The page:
Royal Canadian Air Force Cpl. Teddy Lapkin, 436 Transport Squadron technical crewman, attempts to contact a C-130J during survival, evasion, resistance and escape training Feb. 10, 2017, near Alexandria, La. SERE training is conducted to aid aircrew in survival techniques such as building shelter, land navigation and procuring water to evade the enemy until they can be rescued. (U.S. Air Force photo by Senior Airman Stephanie Serrano)

LITTLE ROCK AIR FORCE BASE, Ark. --

The 34th Combat Training Squadron conducted survival, evasion, resistance and escape training during Green Flag Little Rock 17-04, Feb. 9-19, 2017.  SERE training provides aircrew members the crucial ability to survive on their own in any environment, under any condition, in the event their aircraft goes down.

Various units from Air Mobility Command, the U.S. Army and Royal Canadian Air Force performed training scenarios throughout the week at Little Rock AFB, Ark. and Alexandria Intermediate Staging Base, Louisiana during this iteration of GFLR 17-04.

The scenario required aircrew to land at the airfield, prepare to load cargo and perform routine airdrops. They were quickly surprised when SERE specialists pulled up alongside the aircraft informing them to swiftly gather their bags.

Similar to real-world situations, when an aircraft goes down the aircrew have no idea it’s coming. 

“We took a group of pilots, expecting to do airdrops, and took them off their schedule and deep into the woods,” said U.S. Air Force Staff Sgt. Jonathan Peavy, 34th CTS Detachment 1 SERE specialist. “We put their previous training and skills to the test and evaluated them.”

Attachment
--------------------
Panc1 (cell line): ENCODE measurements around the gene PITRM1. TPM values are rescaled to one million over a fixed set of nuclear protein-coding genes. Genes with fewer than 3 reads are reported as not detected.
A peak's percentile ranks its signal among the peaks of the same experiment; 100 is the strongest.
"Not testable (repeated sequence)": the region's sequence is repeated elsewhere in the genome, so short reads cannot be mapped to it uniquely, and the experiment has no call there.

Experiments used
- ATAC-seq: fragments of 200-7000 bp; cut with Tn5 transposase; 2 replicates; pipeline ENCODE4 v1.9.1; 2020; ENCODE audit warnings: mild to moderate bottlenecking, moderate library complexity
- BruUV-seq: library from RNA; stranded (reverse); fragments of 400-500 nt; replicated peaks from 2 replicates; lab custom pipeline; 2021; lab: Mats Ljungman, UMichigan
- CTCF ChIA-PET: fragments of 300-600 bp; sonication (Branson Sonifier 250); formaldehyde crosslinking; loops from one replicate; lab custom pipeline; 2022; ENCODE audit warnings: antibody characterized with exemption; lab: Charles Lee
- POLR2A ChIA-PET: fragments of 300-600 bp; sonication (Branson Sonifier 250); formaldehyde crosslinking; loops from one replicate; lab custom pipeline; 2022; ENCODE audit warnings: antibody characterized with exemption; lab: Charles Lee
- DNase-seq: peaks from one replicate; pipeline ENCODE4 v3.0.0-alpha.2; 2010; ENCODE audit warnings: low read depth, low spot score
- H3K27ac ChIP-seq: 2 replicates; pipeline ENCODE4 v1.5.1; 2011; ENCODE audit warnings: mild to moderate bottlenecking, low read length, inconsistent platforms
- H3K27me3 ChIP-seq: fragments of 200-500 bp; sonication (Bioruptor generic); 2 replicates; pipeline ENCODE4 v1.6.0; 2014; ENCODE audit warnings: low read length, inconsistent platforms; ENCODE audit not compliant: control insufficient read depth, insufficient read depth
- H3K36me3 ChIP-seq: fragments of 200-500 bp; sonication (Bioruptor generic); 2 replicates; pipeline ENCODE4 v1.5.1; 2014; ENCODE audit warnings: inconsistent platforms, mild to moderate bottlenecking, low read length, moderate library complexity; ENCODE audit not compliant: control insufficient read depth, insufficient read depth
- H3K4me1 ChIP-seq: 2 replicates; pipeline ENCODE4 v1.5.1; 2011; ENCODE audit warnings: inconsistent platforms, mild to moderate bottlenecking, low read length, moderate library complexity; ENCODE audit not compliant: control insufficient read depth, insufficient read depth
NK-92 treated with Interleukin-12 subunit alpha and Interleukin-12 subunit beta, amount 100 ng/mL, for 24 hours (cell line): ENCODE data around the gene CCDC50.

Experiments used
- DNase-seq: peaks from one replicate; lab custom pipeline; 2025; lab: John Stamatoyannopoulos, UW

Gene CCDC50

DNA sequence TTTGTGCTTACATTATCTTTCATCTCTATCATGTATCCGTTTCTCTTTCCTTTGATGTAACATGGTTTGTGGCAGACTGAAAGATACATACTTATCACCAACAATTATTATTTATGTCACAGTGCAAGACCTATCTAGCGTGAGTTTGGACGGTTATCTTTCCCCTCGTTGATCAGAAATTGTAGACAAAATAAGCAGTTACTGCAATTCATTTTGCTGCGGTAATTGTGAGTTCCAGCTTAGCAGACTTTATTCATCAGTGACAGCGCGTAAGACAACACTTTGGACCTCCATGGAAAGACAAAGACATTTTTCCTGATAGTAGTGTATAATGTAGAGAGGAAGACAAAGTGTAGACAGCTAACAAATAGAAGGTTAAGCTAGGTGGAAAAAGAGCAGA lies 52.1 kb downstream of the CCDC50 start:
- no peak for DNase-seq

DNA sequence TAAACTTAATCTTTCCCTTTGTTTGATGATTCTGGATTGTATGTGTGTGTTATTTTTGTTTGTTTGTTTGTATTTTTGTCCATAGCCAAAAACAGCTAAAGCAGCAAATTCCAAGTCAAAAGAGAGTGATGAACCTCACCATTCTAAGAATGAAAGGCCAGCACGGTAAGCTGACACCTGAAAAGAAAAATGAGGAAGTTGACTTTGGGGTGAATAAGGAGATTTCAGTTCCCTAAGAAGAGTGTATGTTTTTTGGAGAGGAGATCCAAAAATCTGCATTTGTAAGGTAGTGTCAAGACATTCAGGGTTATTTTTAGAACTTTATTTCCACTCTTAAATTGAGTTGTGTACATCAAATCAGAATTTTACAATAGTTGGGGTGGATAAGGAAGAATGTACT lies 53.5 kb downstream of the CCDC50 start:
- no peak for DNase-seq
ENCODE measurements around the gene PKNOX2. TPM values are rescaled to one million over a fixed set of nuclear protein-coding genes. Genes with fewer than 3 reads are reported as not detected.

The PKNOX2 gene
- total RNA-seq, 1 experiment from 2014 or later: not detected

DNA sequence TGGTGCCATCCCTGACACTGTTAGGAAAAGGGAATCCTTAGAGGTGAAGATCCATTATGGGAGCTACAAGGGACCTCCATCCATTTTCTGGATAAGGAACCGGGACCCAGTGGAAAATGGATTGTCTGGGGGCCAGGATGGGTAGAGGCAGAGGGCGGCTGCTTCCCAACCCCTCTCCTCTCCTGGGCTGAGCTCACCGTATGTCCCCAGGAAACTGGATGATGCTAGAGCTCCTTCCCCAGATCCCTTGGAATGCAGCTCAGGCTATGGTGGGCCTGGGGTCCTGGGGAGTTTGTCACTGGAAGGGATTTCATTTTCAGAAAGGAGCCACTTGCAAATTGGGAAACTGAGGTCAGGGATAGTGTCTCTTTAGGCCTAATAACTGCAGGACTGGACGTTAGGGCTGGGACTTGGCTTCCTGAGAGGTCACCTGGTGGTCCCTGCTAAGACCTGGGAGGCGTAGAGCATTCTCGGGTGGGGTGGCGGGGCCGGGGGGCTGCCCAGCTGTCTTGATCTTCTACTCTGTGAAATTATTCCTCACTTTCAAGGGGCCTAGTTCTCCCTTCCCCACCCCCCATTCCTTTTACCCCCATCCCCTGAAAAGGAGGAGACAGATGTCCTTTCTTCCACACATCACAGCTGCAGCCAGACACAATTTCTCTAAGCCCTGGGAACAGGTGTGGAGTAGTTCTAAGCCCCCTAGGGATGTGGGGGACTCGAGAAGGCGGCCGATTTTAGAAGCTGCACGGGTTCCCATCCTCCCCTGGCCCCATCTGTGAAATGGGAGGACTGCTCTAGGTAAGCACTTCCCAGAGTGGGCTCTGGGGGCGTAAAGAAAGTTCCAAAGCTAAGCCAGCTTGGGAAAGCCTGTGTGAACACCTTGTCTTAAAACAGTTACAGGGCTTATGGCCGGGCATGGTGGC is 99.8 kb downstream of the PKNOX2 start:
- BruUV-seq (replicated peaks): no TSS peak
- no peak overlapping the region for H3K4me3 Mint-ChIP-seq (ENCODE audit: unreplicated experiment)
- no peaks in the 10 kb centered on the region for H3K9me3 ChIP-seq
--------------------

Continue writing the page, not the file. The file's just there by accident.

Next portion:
Each aircrew team participating had no idea how long they would be practicing survival skills in the woods.

“I definitely dusted off some old skills that I hadn’t used in a while,” said U.S. Air Force 1st Lt. Holden Simmonds, 40th Airlift Squadron standardizations and evaluations liaison officer. “It was good to be put in a situation that tested our knowledge and trained us to successfully protect ourselves and the rest of our crew.”

SERE specialists incorporate the aircrew’s airdrops or bundle drops as well as unique rescue techniques such as being extracted by a helicopter into the recovery and rescue portion of the training.

“These type of circumstances allows the aircrew to see different things in an environment that they weren’t expecting to happen,” said Peavy. “It also shows them how effective or ineffective that their operations in the air are.”

By putting aircrew on the ground, it allows them to better understand just how precise their airdrops and bundle drops need to be for the receiving personnel.

 “It’s not the most fun running through the woods getting cut up on all the bushes,” said Simmonds. “It pushes you and makes you more mentally tough to get through it and come out on the other side. I think it’s good for anybody that goes through it.”

The training scenarios conducted during GFLR 17-04 are potential challenges aircrew personnel may face in the future. These lessons can aid in one day saving the lives of everyone on board.